Muay Thai

Muay-Thai for Beginners: Basics you need to know about Muay-Thai Stance

If you are a beginner in Muay-Thai, the first thing you would want to learn is the Muay-Thai stance.

You won't be able to attack or defend if you don't know how to position yourself properly, and sparring will become irritating rather than enjoyable. Furthermore, you won't be able to generate much power with the pads or bag.

Here are some things to keep in mind when you practice your Muay Thai stance to help you create a strong foundation. There are mainly five things you need to keep in mind. Below are the details courtesy of ONE Championship.

  • Orthodox And Southpaw Stances
  • Foot Positioning
  • Arm, Elbow, Hand, and Head Positioning
  • Weight Distribution
  • Muay Thai Footwork

Orthodox And Southpaw Stances

Athletes in Muay Thai, like in Western boxing, are either right-handed (orthodox) or left-handed (southpaw), referring to the two stances.

Orthodox fighters stand with their left foot forward and use their right side more often. Southpaw fighters, on the other hand, stand with their right foot ahead and use their left side to produce power.

On a side note, Muay Thai fighters' anklets can sometimes reveal which side they prefer. Some boxers just wear one anklet on their power side, while others, such as Yodsanklai IWE Fairtex, "The Boxing Computer," wear an odd-colored anklet in contrast to their shorts and opposite anklet.

Foot Positioning

Theoretically, your feet should be slightly wider than your shoulder breadth. In actuality, top-level fighters, such as Nong-O Gaiyanghadao, will change the distance between their feet.

Because of his wider posture, Nong-O can defend and absorb incoming kicks without being knocked over. Other times, you'll observe the World Champion throwing teeps with his feet closer together.

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For the time being, try to keep your feet a little wider than shoulder-width apart. Maintain a small bend in your knees. After you've become used to it, you can start adjusting the distance.

Furthermore, unlike in a boxing posture, your hips should face your opponent's hips. You don't want to be like a boxer and stand sideways.

Arm, Elbow, Hand, and Head Positioning

Bring your thumbs to your brows (palms facing each other, not the forehead) and let your arms drop down naturally. When done correctly, the gap between your elbows and your hands should be slightly broader.

It should not, however, feel as if you're shoving your elbows outward or inward. Of course, you'll need to draw your arms close to your body to defend yourself, but that's the only time your elbows should be pinned to your body.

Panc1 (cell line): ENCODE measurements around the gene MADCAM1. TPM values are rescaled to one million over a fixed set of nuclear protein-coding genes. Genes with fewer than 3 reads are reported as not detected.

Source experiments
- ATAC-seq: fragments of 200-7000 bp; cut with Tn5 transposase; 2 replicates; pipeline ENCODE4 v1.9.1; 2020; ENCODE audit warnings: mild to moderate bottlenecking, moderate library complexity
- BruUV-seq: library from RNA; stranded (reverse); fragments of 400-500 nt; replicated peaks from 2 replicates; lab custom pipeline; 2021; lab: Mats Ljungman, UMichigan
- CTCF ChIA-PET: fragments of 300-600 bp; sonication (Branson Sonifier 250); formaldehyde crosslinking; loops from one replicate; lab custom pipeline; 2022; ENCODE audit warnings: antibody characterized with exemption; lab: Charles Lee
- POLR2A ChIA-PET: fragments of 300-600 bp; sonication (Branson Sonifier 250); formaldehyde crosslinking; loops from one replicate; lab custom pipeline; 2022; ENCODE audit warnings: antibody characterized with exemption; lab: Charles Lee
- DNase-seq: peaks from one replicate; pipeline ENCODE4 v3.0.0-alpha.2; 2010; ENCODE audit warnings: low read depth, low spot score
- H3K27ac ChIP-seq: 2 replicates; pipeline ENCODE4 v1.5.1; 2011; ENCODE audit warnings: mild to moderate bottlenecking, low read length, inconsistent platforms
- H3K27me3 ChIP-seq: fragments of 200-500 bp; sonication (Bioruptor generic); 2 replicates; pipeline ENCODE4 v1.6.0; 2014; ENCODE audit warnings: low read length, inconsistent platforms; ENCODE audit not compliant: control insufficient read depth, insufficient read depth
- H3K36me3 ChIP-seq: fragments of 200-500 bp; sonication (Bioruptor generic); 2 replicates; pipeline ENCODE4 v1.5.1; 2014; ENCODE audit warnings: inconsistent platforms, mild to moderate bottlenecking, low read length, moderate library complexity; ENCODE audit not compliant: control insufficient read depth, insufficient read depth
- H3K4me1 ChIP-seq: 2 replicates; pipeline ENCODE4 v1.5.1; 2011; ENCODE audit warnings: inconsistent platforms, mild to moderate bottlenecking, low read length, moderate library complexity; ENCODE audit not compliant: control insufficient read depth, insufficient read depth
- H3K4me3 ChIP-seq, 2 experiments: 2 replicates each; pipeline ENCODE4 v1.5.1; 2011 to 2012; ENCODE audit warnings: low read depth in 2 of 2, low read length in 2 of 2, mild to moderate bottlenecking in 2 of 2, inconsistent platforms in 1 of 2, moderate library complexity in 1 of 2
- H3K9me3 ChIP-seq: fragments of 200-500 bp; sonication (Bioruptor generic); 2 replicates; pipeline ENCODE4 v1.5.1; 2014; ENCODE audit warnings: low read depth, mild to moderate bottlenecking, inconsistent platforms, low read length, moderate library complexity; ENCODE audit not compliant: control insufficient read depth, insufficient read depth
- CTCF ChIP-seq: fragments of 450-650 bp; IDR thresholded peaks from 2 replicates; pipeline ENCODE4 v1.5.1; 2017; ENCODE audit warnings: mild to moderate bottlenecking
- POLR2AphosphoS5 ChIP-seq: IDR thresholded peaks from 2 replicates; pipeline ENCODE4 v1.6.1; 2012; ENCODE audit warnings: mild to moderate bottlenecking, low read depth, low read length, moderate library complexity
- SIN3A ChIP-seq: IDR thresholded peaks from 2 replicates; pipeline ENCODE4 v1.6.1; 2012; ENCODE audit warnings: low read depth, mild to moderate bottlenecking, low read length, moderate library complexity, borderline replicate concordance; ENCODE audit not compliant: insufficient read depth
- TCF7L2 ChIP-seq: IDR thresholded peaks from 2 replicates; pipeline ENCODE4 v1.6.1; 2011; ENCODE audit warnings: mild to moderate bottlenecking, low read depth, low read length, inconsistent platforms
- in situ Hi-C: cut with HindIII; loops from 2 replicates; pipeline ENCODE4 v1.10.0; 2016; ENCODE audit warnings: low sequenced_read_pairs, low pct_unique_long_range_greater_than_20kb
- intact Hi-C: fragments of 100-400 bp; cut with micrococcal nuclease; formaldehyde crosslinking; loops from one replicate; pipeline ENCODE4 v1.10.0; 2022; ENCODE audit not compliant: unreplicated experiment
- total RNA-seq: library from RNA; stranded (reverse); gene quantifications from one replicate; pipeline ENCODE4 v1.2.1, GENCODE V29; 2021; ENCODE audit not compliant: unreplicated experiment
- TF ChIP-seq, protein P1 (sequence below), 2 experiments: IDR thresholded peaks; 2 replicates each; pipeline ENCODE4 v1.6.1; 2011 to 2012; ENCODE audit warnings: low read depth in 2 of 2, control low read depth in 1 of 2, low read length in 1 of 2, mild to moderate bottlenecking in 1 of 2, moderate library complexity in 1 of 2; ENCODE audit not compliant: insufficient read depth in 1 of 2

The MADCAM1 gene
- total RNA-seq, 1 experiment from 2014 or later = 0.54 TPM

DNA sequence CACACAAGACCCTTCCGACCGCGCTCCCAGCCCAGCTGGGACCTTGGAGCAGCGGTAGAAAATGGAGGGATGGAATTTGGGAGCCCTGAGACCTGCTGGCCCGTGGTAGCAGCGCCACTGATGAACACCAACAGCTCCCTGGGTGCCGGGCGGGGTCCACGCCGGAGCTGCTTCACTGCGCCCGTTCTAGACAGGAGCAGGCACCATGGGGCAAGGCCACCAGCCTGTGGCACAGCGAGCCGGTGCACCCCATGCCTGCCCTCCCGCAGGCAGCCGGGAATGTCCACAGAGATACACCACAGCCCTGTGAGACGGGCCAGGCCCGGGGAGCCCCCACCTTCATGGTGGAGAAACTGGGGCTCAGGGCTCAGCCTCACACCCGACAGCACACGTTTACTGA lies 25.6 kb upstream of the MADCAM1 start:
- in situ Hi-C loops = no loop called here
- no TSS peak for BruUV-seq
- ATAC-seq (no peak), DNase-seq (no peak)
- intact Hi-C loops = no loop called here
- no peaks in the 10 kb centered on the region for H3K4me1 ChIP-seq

As previously said, your hands should be brushing against your forehead, and your chin should be tucked just enough to be shielded by your shoulders if a hook is thrown from either side. Your head should be tilted toward your chest, but your chin should not rest on your chest.

Weight Distribution

In general, you should distribute your weight evenly between both legs. You'll be an easy target if you lean too much forward, especially for lead-leg low kicks, because it will take much longer to shift out of the way or lift your leg to check kicks if you lean too far forward.

If you put too much weight on your back leg, on the other hand, it will be difficult to put any power behind your assaults, especially punches, and you will be easily knocked off balance.

The trick is to know when to equally distribute your weight, when to place it on your front leg, and when to place it on your back foot. Of course, weight distribution is contingent on the situation.

Muay Thai Footwork

You'll reach a point where you're comfortable with the fundamental Muay Thai stance and are ready to start working on your footwork. Keep in mind that Muay Thai and boxing footwork are two different disciplines.

In boxing, you rarely see an athlete bouncing around on the balls of their feet or fast darting in and out of range. Because of the various weapons available in Muay Thai, the footwork is a little different.

You should keep your normal Muay Thai posture as you go forward, backward, or from side to side. When moving forward, for example, avoid approaching with your back leg first. Instead, take a stride forward with your front foot and follow with your back foot. When retreating, start with your back leg. Also, when traveling to either side, take the first step with the foot on the opposite side.